Dunker K, Schlaf G, Bukur J, Altermann WW, Handke D, Seliger B. Expression and regulation of non-classical HLA-G in renal cell carcinoma. Tissue Antigens. 2008;72:137–48. https://doi.org/10.1111/j.1399-0039.2008.01090.x.

    CAS  Article  PubMed  Google Scholar 

  23. 23.

    Gobin SJ, Biesta P, de Steenwinkel JE, Datema G, van den Elsen PJ. HLA-G transactivation by cAMP-response element-binding protein (CREB). An alternative transactivation pathway to the conserved major histocompatibility complex (MHC) class I regulatory routes. J Biol Chem. 2002;277:39525–31. https://doi.org/10.1074/jbc.M112273200.

    CAS  Article  PubMed  Google Scholar 

  24. 24.

    Wang X, Cui H, Lou Z, Huang S, Ren Y, Wang P, Weng G. Cyclic AMP responsive element-binding protein induces metastatic renal cell carcinoma by mediating the expression of matrix metallopeptidase-2/9 and proteins associated with epithelial-mesenchymal transition. Mol Med Rep. 2017;15:4191–8. https://doi.org/10.3892/mmr.2017.6519.

    CAS  Article  PubMed  Google Scholar 

  25. 25.

    Zhuang H, Meng X, Li Y, Wang X, Huang S, Liu K, Hehir M, Fang R, Jiang L, Zhou JX, et al. Cyclic AMP responsive element-binding protein promotes renal cell carcinoma proliferation probably via the expression of spindle and kinetochore-associated protein 2. Oncotarget. 2016;7:16325–37. https://doi.org/10.18632/oncotarget.7017.

    Article  PubMed  PubMed Central  Google Scholar 

  26. 26.

    Li BX, Gardner R, Xue C, Qian DZ, Xie F, Thomas G, Kazmierczak SC, Habecker BA, Xiao X. Systemic inhibition of CREB is well-tolerated in vivo. Sci Rep. 2016;6:34513. https://doi.org/10.1038/srep34513.

    CAS  Article  PubMed  PubMed Central  Google Scholar 

  27. 27.

    Seliger B, Jasinski-Bergner S, Quandt D, Stoehr C, Bukur J, Wach S, Legal W, Taubert H, Wullich B, Hartmann A. HLA-E expression and its clinical relevance in human renal cell carcinoma. Oncotarget. 2016;7:67360–72. https://doi.org/10.18632/oncotarget.11744.

    Article  PubMed  PubMed Central  Google Scholar 

  28. 28.

    Kim HP, Leonard WJ. CREB/ATF-dependent T cell receptor-induced FoxP3 gene expression: a role for DNA methylation. J Exp Med. 2007;204:1543–51. https://doi.org/10.1084/jem.20070109.

    CAS  Article  PubMed  PubMed Central  Google Scholar 

  29. 29.

    Fontenot JD, Gavin MA, Rudensky AY. FoxP3 programs the development and function of CD4+CD25+ regulatory T cells. Nat Immunol. 2003;4:330–6. https://doi.org/10.1038/ni904.

    CAS  Article  PubMed  Google Scholar 

Download references

Acknowledgements

We want to thank Nicole Ott for excellent secretarial help and Rudolf Jung for excellent technical assistance.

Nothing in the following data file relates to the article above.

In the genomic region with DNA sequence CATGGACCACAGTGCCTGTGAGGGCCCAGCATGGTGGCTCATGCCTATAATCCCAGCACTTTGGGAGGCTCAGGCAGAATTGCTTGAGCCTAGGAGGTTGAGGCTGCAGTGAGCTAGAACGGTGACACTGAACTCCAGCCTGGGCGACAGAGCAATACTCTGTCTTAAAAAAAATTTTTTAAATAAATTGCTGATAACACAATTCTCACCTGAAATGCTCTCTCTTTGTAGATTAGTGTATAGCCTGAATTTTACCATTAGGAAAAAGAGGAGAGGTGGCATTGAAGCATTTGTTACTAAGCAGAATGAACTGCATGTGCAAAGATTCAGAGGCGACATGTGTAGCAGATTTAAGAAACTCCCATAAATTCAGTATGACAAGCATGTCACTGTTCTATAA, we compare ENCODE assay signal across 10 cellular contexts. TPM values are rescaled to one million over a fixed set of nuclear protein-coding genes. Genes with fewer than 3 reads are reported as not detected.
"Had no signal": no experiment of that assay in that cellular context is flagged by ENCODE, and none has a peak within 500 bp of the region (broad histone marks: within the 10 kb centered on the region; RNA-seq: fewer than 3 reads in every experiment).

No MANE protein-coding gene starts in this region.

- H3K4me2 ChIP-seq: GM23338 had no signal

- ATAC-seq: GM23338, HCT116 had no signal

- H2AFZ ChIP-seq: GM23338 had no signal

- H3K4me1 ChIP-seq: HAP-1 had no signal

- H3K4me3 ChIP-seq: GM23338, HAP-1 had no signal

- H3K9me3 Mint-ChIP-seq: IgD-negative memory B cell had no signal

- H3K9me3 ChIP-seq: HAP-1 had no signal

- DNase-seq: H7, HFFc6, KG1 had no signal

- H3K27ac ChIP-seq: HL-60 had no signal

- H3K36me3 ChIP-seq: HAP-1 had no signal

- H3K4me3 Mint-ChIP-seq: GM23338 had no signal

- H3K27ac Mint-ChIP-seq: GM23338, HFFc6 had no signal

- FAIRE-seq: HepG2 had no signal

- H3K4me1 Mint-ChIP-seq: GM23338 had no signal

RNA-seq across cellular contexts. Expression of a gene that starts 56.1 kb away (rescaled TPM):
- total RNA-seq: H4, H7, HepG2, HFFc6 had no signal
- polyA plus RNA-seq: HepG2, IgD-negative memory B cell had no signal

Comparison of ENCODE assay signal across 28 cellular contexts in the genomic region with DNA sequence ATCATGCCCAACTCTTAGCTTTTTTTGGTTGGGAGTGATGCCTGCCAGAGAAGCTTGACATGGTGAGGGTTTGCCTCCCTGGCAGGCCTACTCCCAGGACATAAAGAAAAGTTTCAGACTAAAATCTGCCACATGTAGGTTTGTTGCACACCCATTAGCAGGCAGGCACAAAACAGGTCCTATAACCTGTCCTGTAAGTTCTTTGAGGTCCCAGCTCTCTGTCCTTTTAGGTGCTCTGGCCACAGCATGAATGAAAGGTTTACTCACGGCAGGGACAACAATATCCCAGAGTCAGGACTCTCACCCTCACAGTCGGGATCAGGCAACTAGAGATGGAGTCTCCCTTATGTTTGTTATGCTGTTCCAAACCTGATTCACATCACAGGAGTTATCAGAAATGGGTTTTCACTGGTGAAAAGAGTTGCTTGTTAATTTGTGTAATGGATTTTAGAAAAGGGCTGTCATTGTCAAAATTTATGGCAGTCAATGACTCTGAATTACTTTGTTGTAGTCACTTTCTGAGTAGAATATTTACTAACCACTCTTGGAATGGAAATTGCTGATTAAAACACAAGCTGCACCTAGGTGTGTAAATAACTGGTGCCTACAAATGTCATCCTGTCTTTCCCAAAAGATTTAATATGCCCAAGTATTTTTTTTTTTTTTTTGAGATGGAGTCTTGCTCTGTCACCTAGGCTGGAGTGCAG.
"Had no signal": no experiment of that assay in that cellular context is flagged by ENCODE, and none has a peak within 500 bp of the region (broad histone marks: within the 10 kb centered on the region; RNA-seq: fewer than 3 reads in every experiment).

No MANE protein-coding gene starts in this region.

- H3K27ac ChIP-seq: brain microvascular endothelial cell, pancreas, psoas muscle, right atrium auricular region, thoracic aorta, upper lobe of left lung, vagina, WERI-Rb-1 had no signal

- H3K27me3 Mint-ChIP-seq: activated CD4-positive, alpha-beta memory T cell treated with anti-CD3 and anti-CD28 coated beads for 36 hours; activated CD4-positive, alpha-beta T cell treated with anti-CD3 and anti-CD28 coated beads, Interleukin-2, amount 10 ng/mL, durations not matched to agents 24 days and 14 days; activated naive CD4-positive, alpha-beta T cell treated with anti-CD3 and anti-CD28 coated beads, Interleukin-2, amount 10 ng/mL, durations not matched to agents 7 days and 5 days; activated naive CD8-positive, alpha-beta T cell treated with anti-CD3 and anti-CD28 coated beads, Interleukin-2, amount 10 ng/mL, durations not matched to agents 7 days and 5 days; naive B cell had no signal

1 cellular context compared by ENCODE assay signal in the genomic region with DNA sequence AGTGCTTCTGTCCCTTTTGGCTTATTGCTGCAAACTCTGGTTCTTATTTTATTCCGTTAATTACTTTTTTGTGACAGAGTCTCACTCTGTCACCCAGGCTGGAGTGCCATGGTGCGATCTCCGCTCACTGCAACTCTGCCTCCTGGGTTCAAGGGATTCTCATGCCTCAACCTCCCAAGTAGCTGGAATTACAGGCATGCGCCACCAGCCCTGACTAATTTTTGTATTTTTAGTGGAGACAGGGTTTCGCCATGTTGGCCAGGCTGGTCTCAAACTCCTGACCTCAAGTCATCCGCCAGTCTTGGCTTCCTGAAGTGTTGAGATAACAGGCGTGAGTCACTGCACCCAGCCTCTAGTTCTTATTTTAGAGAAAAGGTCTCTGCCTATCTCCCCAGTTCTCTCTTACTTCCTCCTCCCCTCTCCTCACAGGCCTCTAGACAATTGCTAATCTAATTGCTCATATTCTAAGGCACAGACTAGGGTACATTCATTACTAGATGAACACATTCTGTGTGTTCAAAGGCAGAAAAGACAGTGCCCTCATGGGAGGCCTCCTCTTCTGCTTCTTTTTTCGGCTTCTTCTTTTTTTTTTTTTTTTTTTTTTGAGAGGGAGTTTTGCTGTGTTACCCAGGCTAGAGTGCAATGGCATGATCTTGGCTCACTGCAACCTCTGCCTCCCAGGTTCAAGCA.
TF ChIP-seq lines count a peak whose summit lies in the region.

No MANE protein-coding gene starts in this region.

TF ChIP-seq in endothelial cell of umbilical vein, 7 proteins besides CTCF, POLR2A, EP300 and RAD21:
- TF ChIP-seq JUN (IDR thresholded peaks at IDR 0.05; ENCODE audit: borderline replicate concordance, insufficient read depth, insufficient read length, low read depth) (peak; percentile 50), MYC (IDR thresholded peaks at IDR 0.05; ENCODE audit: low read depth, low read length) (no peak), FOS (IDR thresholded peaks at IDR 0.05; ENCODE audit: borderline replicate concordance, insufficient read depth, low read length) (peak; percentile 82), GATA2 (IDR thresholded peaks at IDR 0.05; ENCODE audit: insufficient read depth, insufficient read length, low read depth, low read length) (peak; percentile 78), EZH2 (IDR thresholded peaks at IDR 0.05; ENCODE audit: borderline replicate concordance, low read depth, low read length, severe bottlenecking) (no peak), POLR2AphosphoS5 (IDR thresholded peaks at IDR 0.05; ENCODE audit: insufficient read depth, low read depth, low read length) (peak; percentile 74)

Funding

Open Access funding enabled and organized by Projekt DEAL. This study was funded by the German Research Foundation (DFG; SE 581/22-1), Dr. Werner Jackstädt Foundation, and by a grant from the German-Israeli Foundation (GIF; I-37-414.11-2016).

Author information

Affiliations

Authors

Contributions

The study was designed by BS and AH. All in vitro experiments were performed by MF, CS, and SJB. The tissue samples and clinical data were collected, processed and analyzed by AH, BW, SW, CS. The manuscript was written by SJB, BS, MF, CS and AS and approved by all authors. All authors read and approved the final manuscript.

Corresponding author

Correspondence to Barbara Seliger.

Ethics declarations

Ethics approval and consent to participate

From 2008 all patients gave informed consent, while for samples before 2008, the Ethic Commission in Erlangen waived the need for informed individual consent. The study is based on the approvals of the Ethic Commissions of the University Hospital Erlangen (No. 3755) and was conducted according to the principles expressed in the Declaration of Helsinki.

Consent of publication

All authors approved the final version of this paper.

Competing interests

The authors declare that they have no competing interests.

Additional information

Publisher's Note

Springer Nature remains neutral with regard to jurisdictional claims in published maps and institutional affiliations.

Rights and permissions

Open Access This article is licensed under a Creative Commons Attribution 4.0 International License, which permits use, sharing, adaptation, distribution and reproduction in any medium or format, as long as you give appropriate credit to the original author(s) and the source, provide a link to the Creative Commons licence, and indicate if changes were made. The images or other third party material in this article are included in the article's Creative Commons licence, unless indicated otherwise in a credit line to the material. If material is not included in the article's Creative Commons licence and your intended use is not permitted by statutory regulation or exceeds the permitted use, you will need to obtain permission directly from the copyright holder. To view a copy of this licence, visit http://creativecommons.org/licenses/by/4.0/. The Creative Commons Public Domain Dedication waiver (http://creativecommons.org/publicdomain/zero/1.0/) applies to the data made available in this article, unless otherwise stated in a credit line to the data.

Reprints and Permissions

About this article

Verify currency and authenticity via CrossMark

Cite this article

Friedrich, M., Stoehr, C., Jasinski-Bergner, S. et al. Characterization of the expression and immunological impact of the transcriptional activator CREB in renal cell carcinoma. J Transl Med 18, 371 (2020). https://doi.org/10.1186/s12967-020-02544-0

Download citation

Keywords

  • CREB
  • HLA-G
  • Renal cell carcinoma
  • Immune cell infiltration